At several food processors I've visited, ergonomics solutions have helped cut down both the incidence and severity of worker injuries; however, better implementation and follow-through are still needed for these employers and their workers to achieve better results. Specifically, there are four key areas for improvement.
More comprehensive documentation. Many industrial organizations don’t document ergonomic improvements effectively, including equipment changes and recording who works on what tasks and when they were completed. This applies especially to the implementation of safety measures and ergonomics solutions where the burden for documentation cannot rest solely on the shoulders of the engineers and supervisors. For these initiatives to have the impact anticipated, workers need to record the measures taken and actively report any issues, as well as results or production gains achieved.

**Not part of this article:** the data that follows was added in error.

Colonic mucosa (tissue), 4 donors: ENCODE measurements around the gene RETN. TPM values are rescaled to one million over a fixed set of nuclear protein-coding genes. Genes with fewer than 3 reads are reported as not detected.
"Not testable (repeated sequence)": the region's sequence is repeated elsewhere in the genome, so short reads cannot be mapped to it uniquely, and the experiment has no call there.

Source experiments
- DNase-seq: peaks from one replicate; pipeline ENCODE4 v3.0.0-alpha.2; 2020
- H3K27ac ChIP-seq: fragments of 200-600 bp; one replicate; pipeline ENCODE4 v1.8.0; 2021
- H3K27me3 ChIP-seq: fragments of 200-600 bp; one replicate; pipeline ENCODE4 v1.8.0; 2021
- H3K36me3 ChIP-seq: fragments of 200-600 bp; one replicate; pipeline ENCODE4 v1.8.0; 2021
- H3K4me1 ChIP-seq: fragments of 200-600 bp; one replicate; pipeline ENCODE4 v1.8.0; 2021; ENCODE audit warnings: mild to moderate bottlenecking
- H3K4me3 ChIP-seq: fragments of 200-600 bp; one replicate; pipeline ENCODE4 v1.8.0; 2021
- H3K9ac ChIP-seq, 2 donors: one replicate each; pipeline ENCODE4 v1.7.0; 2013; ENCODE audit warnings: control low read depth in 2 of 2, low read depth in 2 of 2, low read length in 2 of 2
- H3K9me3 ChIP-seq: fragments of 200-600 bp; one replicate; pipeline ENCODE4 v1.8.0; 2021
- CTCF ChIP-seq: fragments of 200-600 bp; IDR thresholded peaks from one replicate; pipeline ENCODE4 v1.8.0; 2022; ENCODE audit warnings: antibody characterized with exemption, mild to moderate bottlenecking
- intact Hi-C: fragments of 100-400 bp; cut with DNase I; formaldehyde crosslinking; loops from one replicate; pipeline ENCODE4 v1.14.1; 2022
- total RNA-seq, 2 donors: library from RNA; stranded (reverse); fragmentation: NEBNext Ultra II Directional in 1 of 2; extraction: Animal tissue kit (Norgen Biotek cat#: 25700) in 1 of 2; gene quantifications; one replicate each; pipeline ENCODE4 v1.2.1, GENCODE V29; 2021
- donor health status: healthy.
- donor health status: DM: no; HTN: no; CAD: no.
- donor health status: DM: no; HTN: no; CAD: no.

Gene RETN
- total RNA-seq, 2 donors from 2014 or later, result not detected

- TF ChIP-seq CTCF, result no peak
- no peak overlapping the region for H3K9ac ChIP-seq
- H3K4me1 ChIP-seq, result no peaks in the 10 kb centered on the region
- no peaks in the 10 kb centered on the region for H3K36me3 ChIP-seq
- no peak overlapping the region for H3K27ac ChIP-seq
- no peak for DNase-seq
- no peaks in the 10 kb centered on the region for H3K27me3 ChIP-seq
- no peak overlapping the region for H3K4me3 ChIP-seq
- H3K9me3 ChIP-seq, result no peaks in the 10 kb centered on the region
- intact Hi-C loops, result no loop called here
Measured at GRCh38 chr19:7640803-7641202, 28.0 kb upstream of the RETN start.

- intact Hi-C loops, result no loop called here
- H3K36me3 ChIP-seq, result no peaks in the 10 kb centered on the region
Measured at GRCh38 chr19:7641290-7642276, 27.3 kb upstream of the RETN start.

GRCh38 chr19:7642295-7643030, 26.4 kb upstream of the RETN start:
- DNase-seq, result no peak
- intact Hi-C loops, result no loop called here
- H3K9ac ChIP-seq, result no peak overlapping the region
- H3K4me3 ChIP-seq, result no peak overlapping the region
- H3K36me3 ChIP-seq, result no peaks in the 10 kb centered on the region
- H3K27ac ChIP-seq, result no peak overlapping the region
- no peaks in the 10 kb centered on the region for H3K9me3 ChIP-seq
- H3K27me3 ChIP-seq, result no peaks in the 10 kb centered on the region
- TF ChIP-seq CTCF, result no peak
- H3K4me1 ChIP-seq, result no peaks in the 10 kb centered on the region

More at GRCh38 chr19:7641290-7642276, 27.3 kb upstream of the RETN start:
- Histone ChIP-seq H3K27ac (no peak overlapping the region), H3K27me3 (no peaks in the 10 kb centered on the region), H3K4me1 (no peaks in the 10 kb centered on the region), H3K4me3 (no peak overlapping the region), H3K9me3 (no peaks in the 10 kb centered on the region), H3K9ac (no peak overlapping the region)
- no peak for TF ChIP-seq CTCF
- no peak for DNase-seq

A healthy ergonomics process includes documentation of job rotation plans and a system where production employees are fully engaged in raising issues and proposing improvements to the safety department. These principles must be ingrained into an organization’s safety culture.